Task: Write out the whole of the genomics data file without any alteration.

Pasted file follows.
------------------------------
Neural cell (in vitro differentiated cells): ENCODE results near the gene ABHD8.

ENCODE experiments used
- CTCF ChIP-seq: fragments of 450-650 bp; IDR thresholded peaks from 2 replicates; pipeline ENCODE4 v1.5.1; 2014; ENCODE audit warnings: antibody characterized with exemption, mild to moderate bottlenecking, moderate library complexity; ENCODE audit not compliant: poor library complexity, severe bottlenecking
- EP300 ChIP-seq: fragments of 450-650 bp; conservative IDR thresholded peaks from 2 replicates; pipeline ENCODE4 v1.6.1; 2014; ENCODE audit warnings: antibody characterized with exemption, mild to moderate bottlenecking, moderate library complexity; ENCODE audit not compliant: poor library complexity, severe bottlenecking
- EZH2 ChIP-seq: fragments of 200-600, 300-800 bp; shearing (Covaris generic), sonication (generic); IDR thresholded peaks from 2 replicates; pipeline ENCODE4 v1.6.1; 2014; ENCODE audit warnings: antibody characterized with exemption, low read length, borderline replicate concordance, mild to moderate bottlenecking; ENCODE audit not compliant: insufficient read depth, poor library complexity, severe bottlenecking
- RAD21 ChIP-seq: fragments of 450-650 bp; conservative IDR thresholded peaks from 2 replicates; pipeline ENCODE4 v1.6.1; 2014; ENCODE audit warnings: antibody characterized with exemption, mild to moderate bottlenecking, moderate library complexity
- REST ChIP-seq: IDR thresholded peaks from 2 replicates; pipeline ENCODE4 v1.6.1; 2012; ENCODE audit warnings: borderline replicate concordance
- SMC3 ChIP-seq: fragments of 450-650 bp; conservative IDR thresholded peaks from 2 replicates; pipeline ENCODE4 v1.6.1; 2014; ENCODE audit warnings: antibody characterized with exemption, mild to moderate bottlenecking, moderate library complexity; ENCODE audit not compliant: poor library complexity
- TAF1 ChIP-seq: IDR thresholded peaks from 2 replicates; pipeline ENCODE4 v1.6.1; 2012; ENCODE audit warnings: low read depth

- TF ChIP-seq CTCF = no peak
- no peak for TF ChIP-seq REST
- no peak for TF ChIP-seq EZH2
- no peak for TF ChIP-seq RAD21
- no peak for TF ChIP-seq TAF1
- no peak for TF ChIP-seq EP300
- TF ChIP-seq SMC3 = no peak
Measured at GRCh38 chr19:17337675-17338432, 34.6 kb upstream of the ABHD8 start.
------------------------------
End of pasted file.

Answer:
Neural cell (in vitro differentiated cells): ENCODE results near the gene ABHD8.

ENCODE experiments used
- CTCF ChIP-seq: fragments of 450-650 bp; IDR thresholded peaks from 2 replicates; pipeline ENCODE4 v1.5.1; 2014; ENCODE audit warnings: antibody characterized with exemption, mild to moderate bottlenecking, moderate library complexity; ENCODE audit not compliant: poor library complexity, severe bottlenecking
- EP300 ChIP-seq: fragments of 450-650 bp; conservative IDR thresholded peaks from 2 replicates; pipeline ENCODE4 v1.6.1; 2014; ENCODE audit warnings: antibody characterized with exemption, mild to moderate bottlenecking, moderate library complexity; ENCODE audit not compliant: poor library complexity, severe bottlenecking
- EZH2 ChIP-seq: fragments of 200-600, 300-800 bp; shearing (Covaris generic), sonication (generic); IDR thresholded peaks from 2 replicates; pipeline ENCODE4 v1.6.1; 2014; ENCODE audit warnings: antibody characterized with exemption, low read length, borderline replicate concordance, mild to moderate bottlenecking; ENCODE audit not compliant: insufficient read depth, poor library complexity, severe bottlenecking
- RAD21 ChIP-seq: fragments of 450-650 bp; conservative IDR thresholded peaks from 2 replicates; pipeline ENCODE4 v1.6.1; 2014; ENCODE audit warnings: antibody characterized with exemption, mild to moderate bottlenecking, moderate library complexity
- REST ChIP-seq: IDR thresholded peaks from 2 replicates; pipeline ENCODE4 v1.6.1; 2012; ENCODE audit warnings: borderline replicate concordance
- SMC3 ChIP-seq: fragments of 450-650 bp; conservative IDR thresholded peaks from 2 replicates; pipeline ENCODE4 v1.6.1; 2014; ENCODE audit warnings: antibody characterized with exemption, mild to moderate bottlenecking, moderate library complexity; ENCODE audit not compliant: poor library complexity
- TAF1 ChIP-seq: IDR thresholded peaks from 2 replicates; pipeline ENCODE4 v1.6.1; 2012; ENCODE audit warnings: low read depth

- TF ChIP-seq CTCF = no peak
- no peak for TF ChIP-seq REST
- no peak for TF ChIP-seq EZH2
- no peak for TF ChIP-seq RAD21
- no peak for TF ChIP-seq TAF1
- no peak for TF ChIP-seq EP300
- TF ChIP-seq SMC3 = no peak
Measured at GRCh38 chr19:17337675-17338432, 34.6 kb upstream of the ABHD8 start.